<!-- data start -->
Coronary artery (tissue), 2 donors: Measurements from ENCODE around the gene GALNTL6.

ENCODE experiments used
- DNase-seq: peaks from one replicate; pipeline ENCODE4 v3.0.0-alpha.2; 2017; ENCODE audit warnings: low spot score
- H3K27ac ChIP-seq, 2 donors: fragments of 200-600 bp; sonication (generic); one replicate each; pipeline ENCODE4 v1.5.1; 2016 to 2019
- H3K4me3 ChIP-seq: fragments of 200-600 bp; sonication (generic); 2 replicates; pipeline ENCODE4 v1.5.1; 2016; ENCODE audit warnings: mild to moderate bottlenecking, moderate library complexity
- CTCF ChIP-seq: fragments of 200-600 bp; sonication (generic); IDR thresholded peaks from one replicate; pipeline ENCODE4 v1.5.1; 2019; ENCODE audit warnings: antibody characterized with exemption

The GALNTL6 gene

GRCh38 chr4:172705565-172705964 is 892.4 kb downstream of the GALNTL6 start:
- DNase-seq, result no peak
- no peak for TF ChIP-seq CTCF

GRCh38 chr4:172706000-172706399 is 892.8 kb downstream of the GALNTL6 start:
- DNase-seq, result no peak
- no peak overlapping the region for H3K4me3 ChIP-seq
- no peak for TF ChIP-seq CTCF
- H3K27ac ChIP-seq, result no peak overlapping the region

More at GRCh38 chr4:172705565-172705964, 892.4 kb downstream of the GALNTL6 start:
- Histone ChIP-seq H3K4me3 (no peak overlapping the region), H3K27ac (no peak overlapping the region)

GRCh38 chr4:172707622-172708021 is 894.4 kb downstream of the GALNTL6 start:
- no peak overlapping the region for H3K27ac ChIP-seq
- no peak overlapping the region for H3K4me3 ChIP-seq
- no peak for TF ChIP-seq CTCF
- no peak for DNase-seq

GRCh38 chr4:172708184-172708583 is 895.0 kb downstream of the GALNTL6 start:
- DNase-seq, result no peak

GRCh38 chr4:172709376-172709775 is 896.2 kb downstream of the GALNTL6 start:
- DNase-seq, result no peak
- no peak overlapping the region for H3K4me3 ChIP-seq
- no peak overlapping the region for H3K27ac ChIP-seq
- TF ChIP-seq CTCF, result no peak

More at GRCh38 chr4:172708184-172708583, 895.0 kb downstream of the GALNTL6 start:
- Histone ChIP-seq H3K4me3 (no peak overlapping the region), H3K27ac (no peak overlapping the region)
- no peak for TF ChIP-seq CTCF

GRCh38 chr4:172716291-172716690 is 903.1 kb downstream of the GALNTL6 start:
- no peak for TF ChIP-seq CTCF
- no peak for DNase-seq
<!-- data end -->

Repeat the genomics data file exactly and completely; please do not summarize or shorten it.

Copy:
Coronary artery (tissue), 2 donors: Measurements from ENCODE around the gene GALNTL6.

ENCODE experiments used
- DNase-seq: peaks from one replicate; pipeline ENCODE4 v3.0.0-alpha.2; 2017; ENCODE audit warnings: low spot score
- H3K27ac ChIP-seq, 2 donors: fragments of 200-600 bp; sonication (generic); one replicate each; pipeline ENCODE4 v1.5.1; 2016 to 2019
- H3K4me3 ChIP-seq: fragments of 200-600 bp; sonication (generic); 2 replicates; pipeline ENCODE4 v1.5.1; 2016; ENCODE audit warnings: mild to moderate bottlenecking, moderate library complexity
- CTCF ChIP-seq: fragments of 200-600 bp; sonication (generic); IDR thresholded peaks from one replicate; pipeline ENCODE4 v1.5.1; 2019; ENCODE audit warnings: antibody characterized with exemption

The GALNTL6 gene

GRCh38 chr4:172705565-172705964 is 892.4 kb downstream of the GALNTL6 start:
- DNase-seq, result no peak
- no peak for TF ChIP-seq CTCF

GRCh38 chr4:172706000-172706399 is 892.8 kb downstream of the GALNTL6 start:
- DNase-seq, result no peak
- no peak overlapping the region for H3K4me3 ChIP-seq
- no peak for TF ChIP-seq CTCF
- H3K27ac ChIP-seq, result no peak overlapping the region

More at GRCh38 chr4:172705565-172705964, 892.4 kb downstream of the GALNTL6 start:
- Histone ChIP-seq H3K4me3 (no peak overlapping the region), H3K27ac (no peak overlapping the region)

GRCh38 chr4:172707622-172708021 is 894.4 kb downstream of the GALNTL6 start:
- no peak overlapping the region for H3K27ac ChIP-seq
- no peak overlapping the region for H3K4me3 ChIP-seq
- no peak for TF ChIP-seq CTCF
- no peak for DNase-seq

GRCh38 chr4:172708184-172708583 is 895.0 kb downstream of the GALNTL6 start:
- DNase-seq, result no peak

GRCh38 chr4:172709376-172709775 is 896.2 kb downstream of the GALNTL6 start:
- DNase-seq, result no peak
- no peak overlapping the region for H3K4me3 ChIP-seq
- no peak overlapping the region for H3K27ac ChIP-seq
- TF ChIP-seq CTCF, result no peak

More at GRCh38 chr4:172708184-172708583, 895.0 kb downstream of the GALNTL6 start:
- Histone ChIP-seq H3K4me3 (no peak overlapping the region), H3K27ac (no peak overlapping the region)
- no peak for TF ChIP-seq CTCF

GRCh38 chr4:172716291-172716690 is 903.1 kb downstream of the GALNTL6 start:
- no peak for TF ChIP-seq CTCF
- no peak for DNase-seq